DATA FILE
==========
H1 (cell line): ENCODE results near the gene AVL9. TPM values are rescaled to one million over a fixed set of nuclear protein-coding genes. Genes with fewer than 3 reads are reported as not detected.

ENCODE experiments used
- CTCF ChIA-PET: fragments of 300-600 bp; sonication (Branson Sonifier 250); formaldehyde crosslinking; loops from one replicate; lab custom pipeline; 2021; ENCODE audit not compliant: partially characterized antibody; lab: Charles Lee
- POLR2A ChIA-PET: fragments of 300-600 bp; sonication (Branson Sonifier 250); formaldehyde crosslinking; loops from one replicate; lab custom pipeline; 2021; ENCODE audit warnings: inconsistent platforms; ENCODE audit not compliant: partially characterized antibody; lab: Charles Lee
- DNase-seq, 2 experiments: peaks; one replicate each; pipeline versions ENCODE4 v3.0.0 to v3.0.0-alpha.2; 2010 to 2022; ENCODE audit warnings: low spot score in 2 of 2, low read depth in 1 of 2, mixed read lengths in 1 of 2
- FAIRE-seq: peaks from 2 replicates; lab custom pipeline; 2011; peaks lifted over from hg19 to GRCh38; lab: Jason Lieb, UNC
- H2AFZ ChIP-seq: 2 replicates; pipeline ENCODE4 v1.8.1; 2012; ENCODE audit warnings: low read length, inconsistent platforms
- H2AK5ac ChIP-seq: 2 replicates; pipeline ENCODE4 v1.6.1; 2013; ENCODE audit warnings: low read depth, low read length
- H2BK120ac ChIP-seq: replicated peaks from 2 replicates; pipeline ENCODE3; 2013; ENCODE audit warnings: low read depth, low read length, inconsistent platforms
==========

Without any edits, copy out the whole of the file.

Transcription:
H1 (cell line): ENCODE results near the gene AVL9. TPM values are rescaled to one million over a fixed set of nuclear protein-coding genes. Genes with fewer than 3 reads are reported as not detected.

ENCODE experiments used
- CTCF ChIA-PET: fragments of 300-600 bp; sonication (Branson Sonifier 250); formaldehyde crosslinking; loops from one replicate; lab custom pipeline; 2021; ENCODE audit not compliant: partially characterized antibody; lab: Charles Lee
- POLR2A ChIA-PET: fragments of 300-600 bp; sonication (Branson Sonifier 250); formaldehyde crosslinking; loops from one replicate; lab custom pipeline; 2021; ENCODE audit warnings: inconsistent platforms; ENCODE audit not compliant: partially characterized antibody; lab: Charles Lee
- DNase-seq, 2 experiments: peaks; one replicate each; pipeline versions ENCODE4 v3.0.0 to v3.0.0-alpha.2; 2010 to 2022; ENCODE audit warnings: low spot score in 2 of 2, low read depth in 1 of 2, mixed read lengths in 1 of 2
- FAIRE-seq: peaks from 2 replicates; lab custom pipeline; 2011; peaks lifted over from hg19 to GRCh38; lab: Jason Lieb, UNC
- H2AFZ ChIP-seq: 2 replicates; pipeline ENCODE4 v1.8.1; 2012; ENCODE audit warnings: low read length, inconsistent platforms
- H2AK5ac ChIP-seq: 2 replicates; pipeline ENCODE4 v1.6.1; 2013; ENCODE audit warnings: low read depth, low read length
- H2BK120ac ChIP-seq: replicated peaks from 2 replicates; pipeline ENCODE3; 2013; ENCODE audit warnings: low read depth, low read length, inconsistent platforms